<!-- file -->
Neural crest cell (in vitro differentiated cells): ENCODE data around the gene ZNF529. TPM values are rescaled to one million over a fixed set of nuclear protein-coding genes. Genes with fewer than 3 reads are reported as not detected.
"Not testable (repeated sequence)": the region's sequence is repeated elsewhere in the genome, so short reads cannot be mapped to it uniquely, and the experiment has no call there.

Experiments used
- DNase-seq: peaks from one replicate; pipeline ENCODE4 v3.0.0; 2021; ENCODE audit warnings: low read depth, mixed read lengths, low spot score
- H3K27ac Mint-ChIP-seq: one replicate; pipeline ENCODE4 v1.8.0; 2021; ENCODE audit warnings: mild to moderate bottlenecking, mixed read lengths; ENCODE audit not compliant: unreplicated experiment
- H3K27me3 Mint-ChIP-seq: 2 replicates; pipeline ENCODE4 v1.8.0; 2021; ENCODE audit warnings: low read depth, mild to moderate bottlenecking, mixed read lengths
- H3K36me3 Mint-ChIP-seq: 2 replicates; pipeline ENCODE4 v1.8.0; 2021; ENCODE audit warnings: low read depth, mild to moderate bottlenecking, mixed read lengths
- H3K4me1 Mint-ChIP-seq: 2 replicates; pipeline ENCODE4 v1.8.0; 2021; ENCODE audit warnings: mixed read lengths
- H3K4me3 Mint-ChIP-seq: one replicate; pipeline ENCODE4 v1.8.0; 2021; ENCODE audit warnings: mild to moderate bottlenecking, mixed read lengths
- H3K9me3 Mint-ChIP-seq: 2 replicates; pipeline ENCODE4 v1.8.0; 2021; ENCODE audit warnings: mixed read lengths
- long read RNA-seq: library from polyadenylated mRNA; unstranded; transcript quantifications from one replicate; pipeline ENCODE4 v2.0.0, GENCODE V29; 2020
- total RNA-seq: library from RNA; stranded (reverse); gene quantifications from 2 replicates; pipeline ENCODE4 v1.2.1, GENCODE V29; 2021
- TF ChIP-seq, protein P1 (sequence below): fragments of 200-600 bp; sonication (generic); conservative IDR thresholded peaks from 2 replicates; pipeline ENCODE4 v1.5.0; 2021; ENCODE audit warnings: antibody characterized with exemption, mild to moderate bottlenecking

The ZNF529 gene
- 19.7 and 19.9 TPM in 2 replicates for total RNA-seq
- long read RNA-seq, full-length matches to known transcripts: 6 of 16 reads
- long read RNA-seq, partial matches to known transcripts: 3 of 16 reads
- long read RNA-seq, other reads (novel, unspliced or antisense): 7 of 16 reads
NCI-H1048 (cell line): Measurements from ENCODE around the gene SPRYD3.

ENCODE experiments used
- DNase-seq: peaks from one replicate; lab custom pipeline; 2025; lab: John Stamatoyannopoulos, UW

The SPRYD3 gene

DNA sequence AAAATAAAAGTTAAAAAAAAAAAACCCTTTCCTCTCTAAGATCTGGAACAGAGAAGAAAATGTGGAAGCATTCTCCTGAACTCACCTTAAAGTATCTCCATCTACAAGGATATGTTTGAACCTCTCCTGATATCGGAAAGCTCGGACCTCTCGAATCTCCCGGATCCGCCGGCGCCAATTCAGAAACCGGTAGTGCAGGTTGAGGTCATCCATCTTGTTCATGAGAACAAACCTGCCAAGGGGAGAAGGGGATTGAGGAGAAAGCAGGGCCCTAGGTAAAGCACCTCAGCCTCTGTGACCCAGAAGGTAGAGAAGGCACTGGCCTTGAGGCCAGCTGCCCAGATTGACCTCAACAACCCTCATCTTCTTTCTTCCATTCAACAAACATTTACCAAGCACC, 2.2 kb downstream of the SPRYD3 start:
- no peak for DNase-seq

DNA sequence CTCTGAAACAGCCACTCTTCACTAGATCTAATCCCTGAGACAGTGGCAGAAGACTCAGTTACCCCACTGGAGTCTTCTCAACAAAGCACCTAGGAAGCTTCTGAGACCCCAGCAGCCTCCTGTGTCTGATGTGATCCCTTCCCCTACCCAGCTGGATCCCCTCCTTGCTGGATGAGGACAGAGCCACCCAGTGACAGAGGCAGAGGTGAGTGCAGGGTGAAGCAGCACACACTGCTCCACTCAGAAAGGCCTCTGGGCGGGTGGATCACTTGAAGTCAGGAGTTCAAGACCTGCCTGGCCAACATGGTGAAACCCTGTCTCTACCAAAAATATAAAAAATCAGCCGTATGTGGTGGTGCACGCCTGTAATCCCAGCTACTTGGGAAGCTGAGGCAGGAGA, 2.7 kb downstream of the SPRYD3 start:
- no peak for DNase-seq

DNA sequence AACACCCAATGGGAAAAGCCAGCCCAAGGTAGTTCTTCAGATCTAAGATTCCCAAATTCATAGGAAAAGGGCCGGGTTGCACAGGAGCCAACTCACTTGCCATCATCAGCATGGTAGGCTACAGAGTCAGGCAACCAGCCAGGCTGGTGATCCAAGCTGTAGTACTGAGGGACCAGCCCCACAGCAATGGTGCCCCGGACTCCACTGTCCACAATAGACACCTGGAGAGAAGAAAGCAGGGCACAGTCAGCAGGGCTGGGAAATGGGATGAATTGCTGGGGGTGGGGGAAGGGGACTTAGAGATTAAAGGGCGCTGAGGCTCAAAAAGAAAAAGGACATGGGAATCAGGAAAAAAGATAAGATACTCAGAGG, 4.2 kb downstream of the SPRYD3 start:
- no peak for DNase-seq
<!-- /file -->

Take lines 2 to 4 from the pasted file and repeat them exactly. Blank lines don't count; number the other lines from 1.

"Not testable (repeated sequence)": the region's sequence is repeated elsewhere in the genome, so short reads cannot be mapped to it uniquely, and the experiment has no call there.

Experiments used
- DNase-seq: peaks from one replicate; pipeline ENCODE4 v3.0.0; 2021; ENCODE audit warnings: low read depth, mixed read lengths, low spot score